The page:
But, argue the defendants, the testimony of the officer that the passengers "appeared to be hiding something under the front seat" was a conclusion. However, there was no objection or motion to strike the officer's statement on the ground that it was a conclusion or otherwise. Defendants' sole objection at the preliminary hearing was that "this is an illegal search and seizure." In fact, counsel for defendants assumed the statement of the officer would be considered by the court for he argued that the search was not justified "even though the officers thought they saw something being hidden." [5] In the absence of an objection or a motion to strike the officer's statement the court was entitled to consider the officer's appraisal of the appearances as a factor in determining whether or not he acted reasonably in looking under the front seat and examining the contents of the dirty paper bag there found. This is not different in principle from the rule that hearsay evidence, if not objected to, may be used to support a finding or conviction. Both types of evidence, if not objected to, are competent. In Falk v. Falk, 48 Cal. App. 2d 780, 789 [120 P.2d 724], the court stated: "The appellant contends that plaintiff's affidavit is incompetent evidence for the reason that it contains averments which are hearsay and [156 Cal. App. 2d 255] which amount to mere conclusions. Even conceding that many of the averments of the affidavit are conclusions or hearsay, they became competent evidence for the reason that they were admitted without objection. [Citations.]" This principle is reiterated in Fallon v. Fallon, 86 Cal. App. 2d 872, 873, 874 [195 P.2d 878], and Vartanian v. Croll, 117 Cal. App. 2d 639, 647-648 [256 P.2d 1022].)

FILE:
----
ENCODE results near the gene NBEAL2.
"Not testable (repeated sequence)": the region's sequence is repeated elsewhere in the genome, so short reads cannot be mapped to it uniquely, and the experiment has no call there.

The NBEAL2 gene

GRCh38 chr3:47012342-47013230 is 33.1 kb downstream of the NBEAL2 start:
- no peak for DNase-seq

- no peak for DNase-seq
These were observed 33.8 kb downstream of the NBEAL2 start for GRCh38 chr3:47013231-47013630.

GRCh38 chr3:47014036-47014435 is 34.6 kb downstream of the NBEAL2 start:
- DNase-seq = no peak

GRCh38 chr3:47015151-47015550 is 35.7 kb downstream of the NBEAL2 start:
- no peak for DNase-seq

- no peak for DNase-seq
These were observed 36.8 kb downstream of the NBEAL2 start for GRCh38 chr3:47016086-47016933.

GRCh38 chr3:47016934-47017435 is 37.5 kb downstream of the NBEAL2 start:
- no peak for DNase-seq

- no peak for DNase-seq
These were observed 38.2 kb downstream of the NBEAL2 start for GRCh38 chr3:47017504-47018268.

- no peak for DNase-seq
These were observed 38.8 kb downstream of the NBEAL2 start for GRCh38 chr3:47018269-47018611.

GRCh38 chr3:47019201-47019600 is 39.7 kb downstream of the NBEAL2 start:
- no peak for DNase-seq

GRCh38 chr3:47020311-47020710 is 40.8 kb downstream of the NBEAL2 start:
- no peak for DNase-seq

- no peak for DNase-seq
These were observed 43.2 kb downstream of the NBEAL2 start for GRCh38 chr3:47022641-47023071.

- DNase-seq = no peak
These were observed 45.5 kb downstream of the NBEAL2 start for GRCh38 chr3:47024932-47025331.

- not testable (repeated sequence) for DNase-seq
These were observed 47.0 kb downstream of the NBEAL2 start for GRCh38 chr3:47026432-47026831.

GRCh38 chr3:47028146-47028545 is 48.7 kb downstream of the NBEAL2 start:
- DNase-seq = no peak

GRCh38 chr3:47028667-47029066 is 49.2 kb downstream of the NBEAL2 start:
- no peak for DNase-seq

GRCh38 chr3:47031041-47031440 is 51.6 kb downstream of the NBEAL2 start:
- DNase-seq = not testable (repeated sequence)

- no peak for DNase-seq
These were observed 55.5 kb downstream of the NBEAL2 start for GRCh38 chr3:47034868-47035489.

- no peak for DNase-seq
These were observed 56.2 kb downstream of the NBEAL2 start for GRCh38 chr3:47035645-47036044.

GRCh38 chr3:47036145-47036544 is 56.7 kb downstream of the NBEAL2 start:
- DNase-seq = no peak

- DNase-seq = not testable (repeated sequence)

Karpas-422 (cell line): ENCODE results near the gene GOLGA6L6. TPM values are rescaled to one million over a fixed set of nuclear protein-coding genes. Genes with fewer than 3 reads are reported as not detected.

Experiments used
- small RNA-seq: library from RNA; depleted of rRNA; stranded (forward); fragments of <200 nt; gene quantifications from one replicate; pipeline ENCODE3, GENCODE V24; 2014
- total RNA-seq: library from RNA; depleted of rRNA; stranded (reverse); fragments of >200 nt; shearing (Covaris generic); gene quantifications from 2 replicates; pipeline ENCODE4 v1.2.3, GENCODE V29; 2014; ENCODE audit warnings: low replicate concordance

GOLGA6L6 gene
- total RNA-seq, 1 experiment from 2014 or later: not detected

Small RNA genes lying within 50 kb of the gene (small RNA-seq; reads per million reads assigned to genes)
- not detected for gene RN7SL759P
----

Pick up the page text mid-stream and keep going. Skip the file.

The statement of the officer was only one of the facts the magistrate took into consideration in deciding that reasonable cause was established for searching the car. In making his ruling the court stated: "I think the circumstances, the hour, the place, the speed and other factors including that of the appearance of secreting something is [sic] sufficient" to show reasonable or probable cause for making the search.

In the premises it properly may not be said that the ruling of the magistrate was erroneous. (People v. Blodgett, supra; People v. Jiminez, supra.)

[6] The evidence justifies a reasonable inference that the defendants had joint dominion and control of the marijuana. (People v. Basco, 121 Cal. App. 2d 794, 796 [264 P.2d 88]; People v. Hood, 150 Cal. App. 2d 197, 201 [309 P.2d 856].)

There being ample evidence before the magistrate justifying his order holding the defendants for trial in the superior court, it was error to set aside and vacate the information.

The order is reversed.

Ashburn, J., and Richards, J. pro tem., fn. * concurred.

FN 1. Defendant Parra was turned over to the juvenile court.

FN *. Assigned by Chairman of Judicial Council.